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Friday 27 January 2023 Dublin: 2°C
Eric Gay/AP/Press Association Images It's not just football on the minds of locals this week.
# Top Trumps
Letter from Houston: Trump's shadow looms over Super Bowl LI
You’d know there’s a game on, but something else is dominating conversation.

Updated at 12.00

Steve O’Rourke reports from Houston

“CAN I COME with you?”

That’s the question I’ve had to answer most over the past few months since finding out I would be covering Super Bowl LI in Houston, Texas for The42.

I’m not going to lie, as someone who has been an NFL fan since 1992 and has written professionally about American football for the past six years, this is just a tad better than reporting from an O’Byrne Cup game in Conleth’s Park on a wet January evening.

Some of it might take a little bit of getting used to though.

When we stepped off the plane this week, we were greeted by cheerleaders at the airport. That’s just a bit different from the greeting you might get in Dublin.

But, even here, everyone’s second question is “and can I come with you?”

The conversation dominating chatter in pubs and restaurants, however, is not Super Bowl LI.

There’s no doubt the shadow of Donald Trump’s rule is casting an orange glow over Sunday’s match-up and will do right up until the half-time show when who knows what Lady Gaga might do.

Indeed, so all-encompassing has politics been this week, it makes as much sense that Fox’s pregame broadcast will include an interview with Trump by right-wing political pundit Bill O’Reilly as it does any actual football analysis they might do.

Trump Pablo Martinez Monsivais Pablo Martinez Monsivais

The Patriots have been at centre of most the attention this week with everyone from owner Robert Kraft, head coach Bill Belichick and quarterback Tom Brady refusing to answer awkward questions about their friendship with the divisive US president.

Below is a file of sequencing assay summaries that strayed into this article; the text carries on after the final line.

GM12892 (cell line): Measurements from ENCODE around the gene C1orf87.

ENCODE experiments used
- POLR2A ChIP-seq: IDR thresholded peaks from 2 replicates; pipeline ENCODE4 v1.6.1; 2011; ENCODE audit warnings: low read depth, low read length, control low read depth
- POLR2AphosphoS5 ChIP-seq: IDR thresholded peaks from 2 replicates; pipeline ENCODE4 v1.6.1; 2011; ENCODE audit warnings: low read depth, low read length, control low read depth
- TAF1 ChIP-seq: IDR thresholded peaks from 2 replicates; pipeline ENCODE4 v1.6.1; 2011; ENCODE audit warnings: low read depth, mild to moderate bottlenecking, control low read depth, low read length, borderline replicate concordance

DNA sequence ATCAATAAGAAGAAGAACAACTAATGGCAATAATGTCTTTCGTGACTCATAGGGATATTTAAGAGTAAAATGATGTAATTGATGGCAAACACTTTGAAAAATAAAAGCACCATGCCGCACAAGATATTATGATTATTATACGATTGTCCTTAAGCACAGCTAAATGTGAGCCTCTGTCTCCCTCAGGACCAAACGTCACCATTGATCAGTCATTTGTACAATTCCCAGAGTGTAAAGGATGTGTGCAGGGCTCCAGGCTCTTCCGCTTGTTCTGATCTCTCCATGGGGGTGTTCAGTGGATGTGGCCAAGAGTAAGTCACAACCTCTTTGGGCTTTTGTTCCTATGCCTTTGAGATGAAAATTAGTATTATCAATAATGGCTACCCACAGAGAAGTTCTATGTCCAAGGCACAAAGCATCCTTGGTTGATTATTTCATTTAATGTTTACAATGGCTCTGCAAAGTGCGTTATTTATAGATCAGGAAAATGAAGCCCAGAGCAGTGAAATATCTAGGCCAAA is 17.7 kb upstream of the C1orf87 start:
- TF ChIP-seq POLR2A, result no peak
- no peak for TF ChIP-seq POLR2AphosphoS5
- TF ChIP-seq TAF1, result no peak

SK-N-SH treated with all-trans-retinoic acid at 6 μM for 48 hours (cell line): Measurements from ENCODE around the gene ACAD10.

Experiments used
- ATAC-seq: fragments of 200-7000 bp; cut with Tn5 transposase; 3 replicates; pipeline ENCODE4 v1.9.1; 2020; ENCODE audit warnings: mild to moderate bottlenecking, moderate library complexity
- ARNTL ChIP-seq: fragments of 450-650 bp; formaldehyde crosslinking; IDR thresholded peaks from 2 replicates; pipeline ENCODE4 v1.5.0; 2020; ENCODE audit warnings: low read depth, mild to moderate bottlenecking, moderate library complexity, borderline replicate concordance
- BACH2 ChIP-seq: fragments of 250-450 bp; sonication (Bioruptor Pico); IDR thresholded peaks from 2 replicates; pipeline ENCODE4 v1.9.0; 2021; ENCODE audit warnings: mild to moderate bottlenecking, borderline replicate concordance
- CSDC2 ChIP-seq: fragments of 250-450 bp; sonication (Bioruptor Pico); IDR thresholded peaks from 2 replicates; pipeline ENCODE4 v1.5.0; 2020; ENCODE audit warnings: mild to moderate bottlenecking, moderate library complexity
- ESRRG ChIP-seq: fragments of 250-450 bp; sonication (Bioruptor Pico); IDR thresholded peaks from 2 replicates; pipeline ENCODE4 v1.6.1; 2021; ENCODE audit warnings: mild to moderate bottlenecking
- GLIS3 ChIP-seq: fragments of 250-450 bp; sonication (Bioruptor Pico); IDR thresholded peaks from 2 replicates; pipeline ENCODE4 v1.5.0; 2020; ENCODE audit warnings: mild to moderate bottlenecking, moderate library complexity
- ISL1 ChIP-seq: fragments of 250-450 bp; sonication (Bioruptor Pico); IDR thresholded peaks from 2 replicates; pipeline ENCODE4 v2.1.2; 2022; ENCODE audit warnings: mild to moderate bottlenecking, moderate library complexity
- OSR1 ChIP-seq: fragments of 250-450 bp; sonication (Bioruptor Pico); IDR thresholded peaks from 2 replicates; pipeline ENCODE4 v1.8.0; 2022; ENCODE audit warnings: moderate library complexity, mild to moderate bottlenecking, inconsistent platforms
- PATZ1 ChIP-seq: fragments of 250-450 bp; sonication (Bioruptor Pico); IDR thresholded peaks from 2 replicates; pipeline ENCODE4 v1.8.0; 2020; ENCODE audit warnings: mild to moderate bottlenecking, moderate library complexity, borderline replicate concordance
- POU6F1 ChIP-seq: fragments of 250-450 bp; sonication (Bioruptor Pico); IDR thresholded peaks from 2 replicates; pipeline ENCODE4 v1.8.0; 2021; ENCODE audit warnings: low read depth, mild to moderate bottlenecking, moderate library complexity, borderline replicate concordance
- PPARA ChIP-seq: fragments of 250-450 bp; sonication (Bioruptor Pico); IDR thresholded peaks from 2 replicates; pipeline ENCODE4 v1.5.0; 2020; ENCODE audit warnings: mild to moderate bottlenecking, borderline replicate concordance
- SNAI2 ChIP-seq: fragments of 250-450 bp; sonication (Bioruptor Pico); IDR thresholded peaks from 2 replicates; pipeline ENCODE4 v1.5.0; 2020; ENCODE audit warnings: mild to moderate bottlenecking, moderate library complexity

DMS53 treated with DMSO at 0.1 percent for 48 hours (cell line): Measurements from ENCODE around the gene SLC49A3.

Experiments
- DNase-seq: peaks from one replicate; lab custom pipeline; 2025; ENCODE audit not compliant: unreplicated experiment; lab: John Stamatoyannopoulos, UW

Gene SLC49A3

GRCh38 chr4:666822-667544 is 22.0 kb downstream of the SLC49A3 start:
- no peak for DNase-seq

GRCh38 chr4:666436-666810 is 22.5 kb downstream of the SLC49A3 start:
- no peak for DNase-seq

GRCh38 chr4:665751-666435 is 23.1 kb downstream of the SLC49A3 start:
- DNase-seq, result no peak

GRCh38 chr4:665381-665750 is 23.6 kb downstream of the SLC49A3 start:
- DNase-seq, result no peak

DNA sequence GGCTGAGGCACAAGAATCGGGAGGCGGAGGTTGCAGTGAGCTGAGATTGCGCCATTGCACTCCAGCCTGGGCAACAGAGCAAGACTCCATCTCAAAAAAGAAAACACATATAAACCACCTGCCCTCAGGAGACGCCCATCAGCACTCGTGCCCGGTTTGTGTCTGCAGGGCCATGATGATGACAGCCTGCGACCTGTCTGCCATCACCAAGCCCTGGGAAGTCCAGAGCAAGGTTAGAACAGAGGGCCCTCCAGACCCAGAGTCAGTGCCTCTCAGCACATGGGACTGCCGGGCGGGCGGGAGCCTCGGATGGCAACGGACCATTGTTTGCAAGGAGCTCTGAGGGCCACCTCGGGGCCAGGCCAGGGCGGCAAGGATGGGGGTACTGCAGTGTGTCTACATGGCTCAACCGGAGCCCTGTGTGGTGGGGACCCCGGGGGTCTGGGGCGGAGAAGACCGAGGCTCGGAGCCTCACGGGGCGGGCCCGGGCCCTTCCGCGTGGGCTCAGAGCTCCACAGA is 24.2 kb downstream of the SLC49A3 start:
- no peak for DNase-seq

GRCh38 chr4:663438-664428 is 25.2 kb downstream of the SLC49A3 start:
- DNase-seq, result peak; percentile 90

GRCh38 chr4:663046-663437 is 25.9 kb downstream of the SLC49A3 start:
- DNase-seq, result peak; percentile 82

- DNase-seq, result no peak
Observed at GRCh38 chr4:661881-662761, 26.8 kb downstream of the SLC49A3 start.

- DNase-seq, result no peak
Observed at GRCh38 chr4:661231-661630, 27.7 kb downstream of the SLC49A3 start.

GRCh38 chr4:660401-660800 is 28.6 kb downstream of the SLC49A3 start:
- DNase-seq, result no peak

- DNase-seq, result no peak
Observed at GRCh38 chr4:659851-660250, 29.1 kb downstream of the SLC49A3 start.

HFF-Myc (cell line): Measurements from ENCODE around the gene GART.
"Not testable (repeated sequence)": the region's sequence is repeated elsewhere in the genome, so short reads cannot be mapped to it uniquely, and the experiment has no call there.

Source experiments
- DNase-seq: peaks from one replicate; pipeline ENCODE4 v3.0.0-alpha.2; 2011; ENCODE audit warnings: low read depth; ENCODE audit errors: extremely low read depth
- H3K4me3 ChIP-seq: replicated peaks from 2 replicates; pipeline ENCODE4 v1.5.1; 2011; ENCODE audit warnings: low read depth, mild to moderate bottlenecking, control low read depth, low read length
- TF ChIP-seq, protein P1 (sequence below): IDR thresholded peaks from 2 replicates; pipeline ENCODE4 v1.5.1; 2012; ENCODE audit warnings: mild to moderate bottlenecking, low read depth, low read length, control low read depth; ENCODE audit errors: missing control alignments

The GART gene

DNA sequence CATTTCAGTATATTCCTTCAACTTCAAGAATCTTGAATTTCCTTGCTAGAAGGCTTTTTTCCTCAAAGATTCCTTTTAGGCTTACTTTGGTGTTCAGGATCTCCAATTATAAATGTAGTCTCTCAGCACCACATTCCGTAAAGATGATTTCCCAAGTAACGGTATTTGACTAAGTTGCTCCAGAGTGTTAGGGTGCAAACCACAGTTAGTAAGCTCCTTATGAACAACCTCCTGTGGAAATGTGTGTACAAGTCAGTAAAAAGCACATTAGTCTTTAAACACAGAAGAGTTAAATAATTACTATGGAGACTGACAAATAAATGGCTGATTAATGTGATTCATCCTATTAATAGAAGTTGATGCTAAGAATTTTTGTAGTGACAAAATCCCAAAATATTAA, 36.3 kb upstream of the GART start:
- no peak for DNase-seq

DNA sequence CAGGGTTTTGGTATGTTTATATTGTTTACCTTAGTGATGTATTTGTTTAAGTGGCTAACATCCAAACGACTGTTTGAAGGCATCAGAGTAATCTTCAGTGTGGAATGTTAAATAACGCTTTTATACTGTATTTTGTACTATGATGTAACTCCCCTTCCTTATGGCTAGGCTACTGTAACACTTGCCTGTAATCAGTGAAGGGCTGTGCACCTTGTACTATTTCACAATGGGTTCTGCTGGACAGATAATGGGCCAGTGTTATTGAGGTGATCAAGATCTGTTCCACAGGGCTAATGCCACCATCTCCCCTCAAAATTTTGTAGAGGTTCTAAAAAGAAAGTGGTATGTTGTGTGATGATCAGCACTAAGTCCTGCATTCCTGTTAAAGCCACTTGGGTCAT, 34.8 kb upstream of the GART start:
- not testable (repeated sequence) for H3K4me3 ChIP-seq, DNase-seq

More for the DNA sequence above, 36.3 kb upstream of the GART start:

This has left some unimpressed, with a Morehouse College professor going as far as saying that Brady’s support of Trump is more “un-American” than San Francisco 49ers quarterback Colin Kaepernick taking a knee during the national anthem.

(The answer here is that neither is un-American but it wouldn’t be the Super Bowl without hyperbole).

Finally, there was the news this week that Trump — the man who played a large role in ending the United States Football League after he became an owner — had referred to NFL Commissioner Roger Goodell as ‘a dope’ and a ‘stupid man’.

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I’m no fan of Goodell, and his leadership of the league has left a lot to be desired, but we’re in pots and kettles territory here and they all come in one colour.

Of course, it shouldn’t really be that much of a surprise that Washington and Houston have combined this week. Politics and sport have always mixed. Muhammad Ali and the Vietnam War. The GAA and Rule 42.

Indeed, you only have to look at the emphasis placed on the national anthem, on the ‘salute to the military’, on the F16s flying overhead to realise that politics and football — but particularly the Super Bowl — are so intrinsically linked.

I mean, George Bush Snr is doing the coin toss; how could it not be?

As we get closer to Sunday, hopefully the conversations revert to whether or not we’ll see a fifth Super Bowl win for Brady and Belichick or a first for Matt Ryan and Dan Quinn (as head coach).

For today, however, Houston appears to have other problems.

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